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Applicant:
Central University of Tamil Nadu 
Author:
Chattopadhyay I. 
Corresponding Authors:
Chattopadhyay I. 
DOI #:
https://doi.org/10.1007/978-981-15-1695-5_6 
Title:
Microbial Pathogenesis and Antimicrobial Drug Resistance. 
Journal:
Model Organisms for Microbial Pathogenesis, Biofilm Formation and Antimicrobial Drug Discovery.  
Year:
2020 
Volume:
Not Applicable 
Page:
79-97 
Keywords:
Antibiotics, Multiple drug resistance, Gram-positive and gram-negative bacteria , Efflux pumps, Antibiotic resistance genes  
Abstract:
Antimicrobial drug resistance has become a serious threat and it caused the death of 700,000 individuals in 2016. Gram-negative bacteria such as Acinetobacter, Pseudomonas, Enterobacter spp. Enterococcus faecium, Staphylococcus aureus, and Klebsiella pneumoniae are insensitive to antibiotics. E. faecium, S. aureus, K. pneumoniae, Acinetobacter baumannii, Pseudomonas aeruginosa, and Enterobacter spp. are called as “ESKAPE” group of pathogens which have multidrug resistance property. Multidrug-resistant (MDR) bacteria are involved in increased mortality and produce economic burden in the world. Bacteria escape the toxic action of antibiotics by increasing the efflux of antibiotics, inactivation of antibiotics through chemical modifications and modification of antibiotic targets. Bacteria use a genetic mechanism to avoid antibiotic effect through mutations in the gene(s) which are associated with antibiotic action and acquisition of resistance genes through horizontal gene transfer (HGT). The antibiotic resistance property in bacteria occurred through horizontal gene transfer such as transformation, transduction, and conjugation of plasmids or transposons, and mutations in the existing genes. Efflux pumps contribute antibiotic resistance at three levels such as intrinsic, acquired, and phenotypic. The human microbiome is considered as a reservoir of antibiotic resistance genes. Development of antibiotic resistance should be considered as an adaptive response in Darwinian’s principles of evolution. Therefore, understanding the molecular mechanisms and evolution of multidrug-resistant bacteria are need to be studied.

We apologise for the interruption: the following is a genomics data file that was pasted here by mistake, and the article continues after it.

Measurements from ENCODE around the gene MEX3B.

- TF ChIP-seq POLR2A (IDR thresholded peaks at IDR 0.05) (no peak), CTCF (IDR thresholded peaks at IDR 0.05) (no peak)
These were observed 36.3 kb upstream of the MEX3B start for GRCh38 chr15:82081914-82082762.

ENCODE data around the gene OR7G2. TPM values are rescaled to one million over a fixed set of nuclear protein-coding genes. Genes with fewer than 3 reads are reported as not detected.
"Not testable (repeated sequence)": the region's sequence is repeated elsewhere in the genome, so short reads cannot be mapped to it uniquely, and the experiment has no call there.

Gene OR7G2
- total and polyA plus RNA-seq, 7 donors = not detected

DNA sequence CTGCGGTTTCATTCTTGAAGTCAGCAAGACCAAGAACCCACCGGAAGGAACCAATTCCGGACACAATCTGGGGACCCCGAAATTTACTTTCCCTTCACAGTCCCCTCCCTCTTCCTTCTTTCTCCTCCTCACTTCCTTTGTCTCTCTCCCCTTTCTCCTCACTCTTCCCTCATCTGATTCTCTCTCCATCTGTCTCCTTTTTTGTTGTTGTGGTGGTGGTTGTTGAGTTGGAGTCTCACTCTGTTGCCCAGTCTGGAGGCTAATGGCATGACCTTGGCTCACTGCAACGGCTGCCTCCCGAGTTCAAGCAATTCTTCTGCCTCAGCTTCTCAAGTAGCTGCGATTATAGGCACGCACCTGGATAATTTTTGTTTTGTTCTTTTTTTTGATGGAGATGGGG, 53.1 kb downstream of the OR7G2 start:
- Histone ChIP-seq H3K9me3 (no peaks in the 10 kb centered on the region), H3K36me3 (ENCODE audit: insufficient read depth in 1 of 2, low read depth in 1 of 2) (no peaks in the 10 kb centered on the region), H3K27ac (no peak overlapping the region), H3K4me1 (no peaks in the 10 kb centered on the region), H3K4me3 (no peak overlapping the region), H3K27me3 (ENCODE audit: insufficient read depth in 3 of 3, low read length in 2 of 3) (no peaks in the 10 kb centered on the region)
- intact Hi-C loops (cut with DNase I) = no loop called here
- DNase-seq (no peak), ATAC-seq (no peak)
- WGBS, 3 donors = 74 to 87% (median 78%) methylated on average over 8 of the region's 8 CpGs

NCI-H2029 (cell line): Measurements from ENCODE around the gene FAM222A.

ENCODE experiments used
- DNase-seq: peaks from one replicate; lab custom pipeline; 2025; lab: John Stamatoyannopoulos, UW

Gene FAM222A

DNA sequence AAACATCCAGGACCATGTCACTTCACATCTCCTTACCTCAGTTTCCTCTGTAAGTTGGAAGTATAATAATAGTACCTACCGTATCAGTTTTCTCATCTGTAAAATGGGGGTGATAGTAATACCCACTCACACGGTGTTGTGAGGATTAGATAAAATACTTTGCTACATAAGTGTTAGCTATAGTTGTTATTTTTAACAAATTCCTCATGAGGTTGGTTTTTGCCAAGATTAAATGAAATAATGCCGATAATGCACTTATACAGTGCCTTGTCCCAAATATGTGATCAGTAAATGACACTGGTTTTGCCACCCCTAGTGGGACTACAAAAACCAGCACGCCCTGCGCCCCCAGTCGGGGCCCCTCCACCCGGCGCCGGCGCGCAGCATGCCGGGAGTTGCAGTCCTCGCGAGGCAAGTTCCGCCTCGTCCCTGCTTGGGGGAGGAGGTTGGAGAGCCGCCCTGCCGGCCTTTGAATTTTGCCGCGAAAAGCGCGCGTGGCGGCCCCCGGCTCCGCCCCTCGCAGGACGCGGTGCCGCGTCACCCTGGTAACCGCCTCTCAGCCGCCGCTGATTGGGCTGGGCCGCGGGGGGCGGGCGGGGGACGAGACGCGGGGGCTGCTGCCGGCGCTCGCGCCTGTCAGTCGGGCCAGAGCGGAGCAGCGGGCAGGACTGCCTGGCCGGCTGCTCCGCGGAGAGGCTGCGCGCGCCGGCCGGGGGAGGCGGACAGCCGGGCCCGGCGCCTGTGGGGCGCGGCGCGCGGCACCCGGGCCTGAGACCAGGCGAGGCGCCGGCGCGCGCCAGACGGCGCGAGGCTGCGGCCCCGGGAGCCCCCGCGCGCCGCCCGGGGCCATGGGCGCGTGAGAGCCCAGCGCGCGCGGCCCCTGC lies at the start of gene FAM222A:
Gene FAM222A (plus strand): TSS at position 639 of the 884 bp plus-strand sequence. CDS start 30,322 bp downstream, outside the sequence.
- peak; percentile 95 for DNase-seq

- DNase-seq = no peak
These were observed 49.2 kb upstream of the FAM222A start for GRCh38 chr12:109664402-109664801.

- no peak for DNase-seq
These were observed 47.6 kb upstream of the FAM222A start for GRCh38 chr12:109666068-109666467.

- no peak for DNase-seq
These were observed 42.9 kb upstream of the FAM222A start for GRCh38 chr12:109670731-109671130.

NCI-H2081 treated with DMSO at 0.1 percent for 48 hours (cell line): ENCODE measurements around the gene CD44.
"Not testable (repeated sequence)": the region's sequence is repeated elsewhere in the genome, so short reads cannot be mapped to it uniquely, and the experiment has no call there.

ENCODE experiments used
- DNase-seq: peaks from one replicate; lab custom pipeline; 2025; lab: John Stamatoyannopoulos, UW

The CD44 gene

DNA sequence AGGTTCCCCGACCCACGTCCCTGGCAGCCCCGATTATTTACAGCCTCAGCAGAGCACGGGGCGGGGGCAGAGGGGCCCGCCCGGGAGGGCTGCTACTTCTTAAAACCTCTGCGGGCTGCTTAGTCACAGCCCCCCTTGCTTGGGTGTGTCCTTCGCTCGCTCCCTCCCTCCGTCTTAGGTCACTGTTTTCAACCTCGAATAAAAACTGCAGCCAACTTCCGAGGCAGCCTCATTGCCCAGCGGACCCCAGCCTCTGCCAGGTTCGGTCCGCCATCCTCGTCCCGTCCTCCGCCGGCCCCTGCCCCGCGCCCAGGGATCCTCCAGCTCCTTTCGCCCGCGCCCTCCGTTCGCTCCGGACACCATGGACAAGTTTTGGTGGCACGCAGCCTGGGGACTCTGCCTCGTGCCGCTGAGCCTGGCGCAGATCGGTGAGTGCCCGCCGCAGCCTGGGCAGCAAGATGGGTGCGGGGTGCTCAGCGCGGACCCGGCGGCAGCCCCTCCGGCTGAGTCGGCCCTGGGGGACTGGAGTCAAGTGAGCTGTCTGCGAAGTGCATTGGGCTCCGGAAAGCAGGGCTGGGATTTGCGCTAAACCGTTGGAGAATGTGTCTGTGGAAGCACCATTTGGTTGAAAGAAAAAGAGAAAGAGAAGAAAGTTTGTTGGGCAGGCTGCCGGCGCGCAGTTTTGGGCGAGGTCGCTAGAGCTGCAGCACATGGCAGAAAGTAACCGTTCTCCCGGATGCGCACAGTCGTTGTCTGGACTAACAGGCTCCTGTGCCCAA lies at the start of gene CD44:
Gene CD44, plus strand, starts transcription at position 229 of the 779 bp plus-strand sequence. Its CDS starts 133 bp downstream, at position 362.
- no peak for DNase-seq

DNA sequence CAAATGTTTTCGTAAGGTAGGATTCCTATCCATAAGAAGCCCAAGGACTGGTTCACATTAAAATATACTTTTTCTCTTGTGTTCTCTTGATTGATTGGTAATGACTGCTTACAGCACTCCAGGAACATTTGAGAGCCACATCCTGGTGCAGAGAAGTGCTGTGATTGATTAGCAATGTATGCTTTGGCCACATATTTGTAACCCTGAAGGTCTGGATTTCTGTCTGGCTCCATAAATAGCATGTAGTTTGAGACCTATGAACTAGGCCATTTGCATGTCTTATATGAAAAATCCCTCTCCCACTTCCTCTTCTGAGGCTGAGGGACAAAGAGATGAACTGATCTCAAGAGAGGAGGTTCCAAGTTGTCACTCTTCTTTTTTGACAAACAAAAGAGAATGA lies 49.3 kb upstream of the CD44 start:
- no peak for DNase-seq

Entered by:
Indranil Chattopadhyay on 2020-09-03 
 
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